It's an oft-told story now. At the end of Geelong's ill-fated 2006 season, the underachieving club conducted a review into all of its on and off-field operations - and the playing group had a serious heart-to-heart.
It's now hard to believe that one of the players singled out was Gary Ablett. ''Gary was still a young player, and had more talent than any of us,'' his former captain Tom Harley said. ''The line of feedback was 'we really need you to take your game to another level'. It was more a challenge than a talking-down. It was, 'We'd love you to be our Chris Judd, our Luke Hodge'.
''I would suggest the thing that Gary is most proud of [is], he took that on board. He didn't sook or sulk about it - he just got on with it, and he appreciated the feedback, and he's just played unbelievable football from that point on.
''He hasn't missed an All-Australian side since; he's played in two flags, and I would argue he's now playing the best football of his career, which at 250 games is an unbelievable achievement.''
But, if the players' edict in late 2006 was the beginning of Ablett's transition from talented small forward to superstar, his move to the Gold Coast Suns - and his acceptance of the fledgling club's captaincy - has ultimately resulted in a more profound shift.
Has captaincy actually made Ablett a better player? Harley isn't sure, but it's possible that moving north helped convince him he was his own man; not the reincarnation of his old man. And in that sense, his growth has had a more important dimension.
''I don't know if it's helped my football,'' Ablett said on Tuesday. ''I know it's helped me a lot as a person outside football. It was obviously challenging coming here.
''I've had to change a lot of the ways I go about things, especially being around a young group. At Geelong we had so many senior players, we had so many leaders and it was easy to fit into that. Whereas here, [there's] a lot of 18-year-old kids and they follow everything you do and listen to everything you say. There's no doubt I've had to make changes, but at the same time, I've really enjoyed that role.''
Harley puts another spin on it. ''Who's to say, if he'd stayed at Geelong, whether he'd have developed as much as he has? He probably would have, and would have been a fantastic asset for the Geelong footy club, I'm sure, but there's no point even speculating on that.''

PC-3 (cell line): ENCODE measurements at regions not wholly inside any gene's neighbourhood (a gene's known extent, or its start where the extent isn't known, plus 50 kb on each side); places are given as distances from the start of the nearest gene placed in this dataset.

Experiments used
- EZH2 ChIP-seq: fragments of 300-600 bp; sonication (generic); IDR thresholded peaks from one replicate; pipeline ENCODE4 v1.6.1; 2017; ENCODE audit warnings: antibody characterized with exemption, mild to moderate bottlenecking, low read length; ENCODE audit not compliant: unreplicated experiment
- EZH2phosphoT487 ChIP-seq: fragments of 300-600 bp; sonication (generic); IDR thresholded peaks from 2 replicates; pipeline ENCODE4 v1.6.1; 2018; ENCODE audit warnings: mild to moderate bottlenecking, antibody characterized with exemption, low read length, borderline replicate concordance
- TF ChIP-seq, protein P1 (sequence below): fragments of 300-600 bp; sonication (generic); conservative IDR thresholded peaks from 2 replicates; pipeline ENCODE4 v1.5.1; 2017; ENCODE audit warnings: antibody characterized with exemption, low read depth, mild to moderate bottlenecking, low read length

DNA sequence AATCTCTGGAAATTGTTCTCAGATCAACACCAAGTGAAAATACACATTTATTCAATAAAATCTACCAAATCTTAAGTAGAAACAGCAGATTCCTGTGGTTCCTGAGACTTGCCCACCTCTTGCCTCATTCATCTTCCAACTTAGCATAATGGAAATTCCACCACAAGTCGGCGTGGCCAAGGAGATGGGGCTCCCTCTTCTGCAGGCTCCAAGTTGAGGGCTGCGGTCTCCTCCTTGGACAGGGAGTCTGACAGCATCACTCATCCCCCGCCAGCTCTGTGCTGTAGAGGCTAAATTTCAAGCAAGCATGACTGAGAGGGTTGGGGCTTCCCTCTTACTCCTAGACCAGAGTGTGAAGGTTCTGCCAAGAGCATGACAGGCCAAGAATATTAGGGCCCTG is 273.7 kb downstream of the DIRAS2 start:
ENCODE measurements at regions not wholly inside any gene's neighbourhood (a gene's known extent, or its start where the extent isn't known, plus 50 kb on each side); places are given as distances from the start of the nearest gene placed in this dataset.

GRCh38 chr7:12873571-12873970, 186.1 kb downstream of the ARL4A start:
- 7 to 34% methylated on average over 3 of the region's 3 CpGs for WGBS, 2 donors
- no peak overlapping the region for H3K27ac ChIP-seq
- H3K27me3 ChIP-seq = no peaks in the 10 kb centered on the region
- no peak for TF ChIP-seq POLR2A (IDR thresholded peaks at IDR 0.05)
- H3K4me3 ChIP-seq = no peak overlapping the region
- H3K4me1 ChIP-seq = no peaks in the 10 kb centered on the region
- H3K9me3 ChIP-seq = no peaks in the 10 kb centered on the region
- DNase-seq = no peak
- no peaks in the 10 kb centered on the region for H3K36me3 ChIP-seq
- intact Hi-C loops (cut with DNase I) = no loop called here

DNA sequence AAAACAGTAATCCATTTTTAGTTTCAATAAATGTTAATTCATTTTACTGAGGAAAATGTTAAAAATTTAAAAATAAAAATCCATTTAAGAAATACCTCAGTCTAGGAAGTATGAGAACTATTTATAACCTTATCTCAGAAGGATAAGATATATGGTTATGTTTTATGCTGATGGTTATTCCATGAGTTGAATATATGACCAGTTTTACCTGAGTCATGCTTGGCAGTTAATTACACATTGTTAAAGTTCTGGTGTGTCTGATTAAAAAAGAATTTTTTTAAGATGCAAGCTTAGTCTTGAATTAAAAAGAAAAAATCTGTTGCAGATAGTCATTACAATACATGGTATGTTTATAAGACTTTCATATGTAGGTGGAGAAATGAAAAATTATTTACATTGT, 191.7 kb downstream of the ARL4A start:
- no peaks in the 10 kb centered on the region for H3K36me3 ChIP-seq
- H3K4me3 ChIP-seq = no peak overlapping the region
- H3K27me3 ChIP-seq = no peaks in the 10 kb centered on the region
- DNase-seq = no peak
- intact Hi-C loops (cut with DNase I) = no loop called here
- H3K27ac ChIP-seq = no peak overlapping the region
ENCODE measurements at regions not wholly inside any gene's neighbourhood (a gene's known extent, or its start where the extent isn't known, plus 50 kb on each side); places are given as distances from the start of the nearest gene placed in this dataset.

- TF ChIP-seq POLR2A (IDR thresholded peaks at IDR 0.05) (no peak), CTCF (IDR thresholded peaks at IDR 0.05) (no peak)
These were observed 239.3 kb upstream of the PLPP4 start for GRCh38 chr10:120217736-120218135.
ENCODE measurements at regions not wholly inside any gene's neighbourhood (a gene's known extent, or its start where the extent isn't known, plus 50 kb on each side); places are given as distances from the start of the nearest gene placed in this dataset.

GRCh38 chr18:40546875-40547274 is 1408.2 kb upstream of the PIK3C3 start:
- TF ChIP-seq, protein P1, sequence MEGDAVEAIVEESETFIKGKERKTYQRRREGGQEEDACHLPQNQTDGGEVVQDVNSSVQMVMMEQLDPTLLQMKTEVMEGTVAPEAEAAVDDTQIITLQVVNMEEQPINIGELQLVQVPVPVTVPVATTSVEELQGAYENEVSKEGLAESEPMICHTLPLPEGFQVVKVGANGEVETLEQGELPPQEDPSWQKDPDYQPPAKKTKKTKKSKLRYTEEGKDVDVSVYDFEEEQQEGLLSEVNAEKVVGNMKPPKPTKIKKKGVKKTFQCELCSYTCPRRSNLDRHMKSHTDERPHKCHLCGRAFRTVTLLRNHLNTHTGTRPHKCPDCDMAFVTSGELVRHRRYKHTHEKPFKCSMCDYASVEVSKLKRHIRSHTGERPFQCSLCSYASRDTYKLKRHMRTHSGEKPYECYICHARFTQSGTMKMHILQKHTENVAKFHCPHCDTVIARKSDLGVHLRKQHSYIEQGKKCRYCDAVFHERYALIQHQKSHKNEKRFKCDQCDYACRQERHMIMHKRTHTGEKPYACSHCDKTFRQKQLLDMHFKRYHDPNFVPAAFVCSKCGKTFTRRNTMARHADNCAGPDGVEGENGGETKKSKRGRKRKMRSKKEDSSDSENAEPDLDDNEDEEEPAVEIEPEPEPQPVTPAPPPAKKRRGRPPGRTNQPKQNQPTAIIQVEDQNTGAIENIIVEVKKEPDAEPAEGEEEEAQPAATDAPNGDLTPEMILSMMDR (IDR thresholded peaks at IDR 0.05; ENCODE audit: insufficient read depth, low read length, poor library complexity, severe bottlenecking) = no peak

There was, however, another change at Geelong that was crucial to its ascent, and one that just might have held Ablett back as a future leader: the arrival of current captain Joel Selwood, who, as then-Brisbane coach Leigh Matthews said, looked as though he had already played 200 games.
''He walked into the footy club and he was just a born leader,'' Harley said.
''He's got that presence and those intangible qualities that leaders have. He was always really comfortable with being the figurehead.
Like Collingwood's Nathan Buckley, Ablett at the Suns has taken time to understand that not everyone is as technically as perfect as he is, and has had to learn the subtler skills of mentoring off the field, as well as on it.
''First, second and third-year players are inconsistent; they're going to have some ups, but they're going to have more downs than ups,'' Suns coach Guy McKenna says.
''It had to take a very special person and special leader to do what Gary has done, I think.
''Gary had to maintain the rage to be competitive, but he had to balance that with patience, because these boys aren't going to be as good as him in their first couple of seasons. For him to see through that and understand that is a special talent.''
Harley concurs. ''Watching from afar, there have been moments of frustration, you can tell that - he's a player [for whom] the game probably comes easier than some, but he's a fierce competitor.
''He was just waiting for everyone to catch up, as much as anything else. They've done that this year to a point, and again, he's taken his game to another level because he's got far greater support around him.''
More than anything, Harley says, it was Ablett's competitive lust that made it easy for him to accept his old teammate's insistence that the challenge of taking a new club to a premiership was at the heart of his desire to leave.
''One thing which disappointed me was people wouldn't necessarily give him the kudos he deserved when he said, 'Look, I really thrive on a challenge and I'm really attracted to the challenge of starting something new with a young group of players'.
''Hats off to him for having the courage to have a go.''